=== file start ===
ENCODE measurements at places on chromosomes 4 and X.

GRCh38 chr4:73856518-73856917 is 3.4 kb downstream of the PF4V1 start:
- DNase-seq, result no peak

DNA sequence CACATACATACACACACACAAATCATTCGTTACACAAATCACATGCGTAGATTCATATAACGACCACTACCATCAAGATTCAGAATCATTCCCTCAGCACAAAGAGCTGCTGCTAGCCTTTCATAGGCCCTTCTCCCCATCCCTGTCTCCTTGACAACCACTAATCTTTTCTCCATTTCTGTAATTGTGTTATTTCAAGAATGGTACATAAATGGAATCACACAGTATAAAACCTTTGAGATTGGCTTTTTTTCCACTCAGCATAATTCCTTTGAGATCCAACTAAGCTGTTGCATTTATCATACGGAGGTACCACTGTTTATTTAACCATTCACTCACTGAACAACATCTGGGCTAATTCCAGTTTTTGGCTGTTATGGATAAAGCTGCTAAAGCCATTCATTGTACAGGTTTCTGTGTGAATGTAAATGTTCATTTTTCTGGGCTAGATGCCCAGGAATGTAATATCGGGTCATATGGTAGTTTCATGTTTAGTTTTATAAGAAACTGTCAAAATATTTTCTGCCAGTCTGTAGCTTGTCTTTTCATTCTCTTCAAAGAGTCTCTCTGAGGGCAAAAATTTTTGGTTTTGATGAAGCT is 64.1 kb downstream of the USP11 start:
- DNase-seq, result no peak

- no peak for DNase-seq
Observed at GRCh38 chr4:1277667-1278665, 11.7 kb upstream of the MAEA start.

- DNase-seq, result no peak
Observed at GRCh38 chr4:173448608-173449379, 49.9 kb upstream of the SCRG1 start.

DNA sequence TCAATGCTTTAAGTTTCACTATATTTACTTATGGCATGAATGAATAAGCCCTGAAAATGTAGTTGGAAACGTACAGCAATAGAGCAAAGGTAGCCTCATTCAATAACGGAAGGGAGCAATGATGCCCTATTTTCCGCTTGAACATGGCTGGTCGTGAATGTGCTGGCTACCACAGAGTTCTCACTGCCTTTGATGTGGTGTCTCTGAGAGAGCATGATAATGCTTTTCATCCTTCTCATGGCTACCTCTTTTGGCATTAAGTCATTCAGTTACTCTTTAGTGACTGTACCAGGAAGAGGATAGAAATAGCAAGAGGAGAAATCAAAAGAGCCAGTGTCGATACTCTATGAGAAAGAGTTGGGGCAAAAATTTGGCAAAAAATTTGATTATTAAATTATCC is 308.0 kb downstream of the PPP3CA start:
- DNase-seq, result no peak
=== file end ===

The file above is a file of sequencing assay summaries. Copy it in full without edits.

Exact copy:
ENCODE measurements at places on chromosomes 4 and X.

GRCh38 chr4:73856518-73856917 is 3.4 kb downstream of the PF4V1 start:
- DNase-seq, result no peak

DNA sequence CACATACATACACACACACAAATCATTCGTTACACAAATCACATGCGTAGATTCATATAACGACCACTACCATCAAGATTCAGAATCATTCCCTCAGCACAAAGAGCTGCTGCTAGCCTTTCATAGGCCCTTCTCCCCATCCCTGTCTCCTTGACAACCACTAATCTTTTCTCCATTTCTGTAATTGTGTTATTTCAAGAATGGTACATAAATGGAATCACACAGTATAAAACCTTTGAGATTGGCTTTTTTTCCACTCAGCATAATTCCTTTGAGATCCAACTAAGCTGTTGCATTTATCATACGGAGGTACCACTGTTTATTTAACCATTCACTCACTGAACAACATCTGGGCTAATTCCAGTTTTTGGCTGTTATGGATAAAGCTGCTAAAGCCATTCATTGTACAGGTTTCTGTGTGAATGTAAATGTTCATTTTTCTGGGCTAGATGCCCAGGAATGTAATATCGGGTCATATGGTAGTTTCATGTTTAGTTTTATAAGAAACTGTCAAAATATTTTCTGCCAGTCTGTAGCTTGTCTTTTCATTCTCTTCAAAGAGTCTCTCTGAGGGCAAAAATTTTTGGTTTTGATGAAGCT is 64.1 kb downstream of the USP11 start:
- DNase-seq, result no peak

- no peak for DNase-seq
Observed at GRCh38 chr4:1277667-1278665, 11.7 kb upstream of the MAEA start.

- DNase-seq, result no peak
Observed at GRCh38 chr4:173448608-173449379, 49.9 kb upstream of the SCRG1 start.

DNA sequence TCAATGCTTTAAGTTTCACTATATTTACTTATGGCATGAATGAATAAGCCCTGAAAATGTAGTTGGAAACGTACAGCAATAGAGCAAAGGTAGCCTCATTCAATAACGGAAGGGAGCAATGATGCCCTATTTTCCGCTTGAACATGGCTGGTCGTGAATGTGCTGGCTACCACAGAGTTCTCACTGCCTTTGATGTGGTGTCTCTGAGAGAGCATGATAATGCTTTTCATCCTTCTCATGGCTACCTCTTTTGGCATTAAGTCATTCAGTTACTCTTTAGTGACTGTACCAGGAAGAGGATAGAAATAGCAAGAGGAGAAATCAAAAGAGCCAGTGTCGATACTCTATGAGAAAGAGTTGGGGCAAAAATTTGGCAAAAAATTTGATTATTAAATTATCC is 308.0 kb downstream of the PPP3CA start:
- DNase-seq, result no peak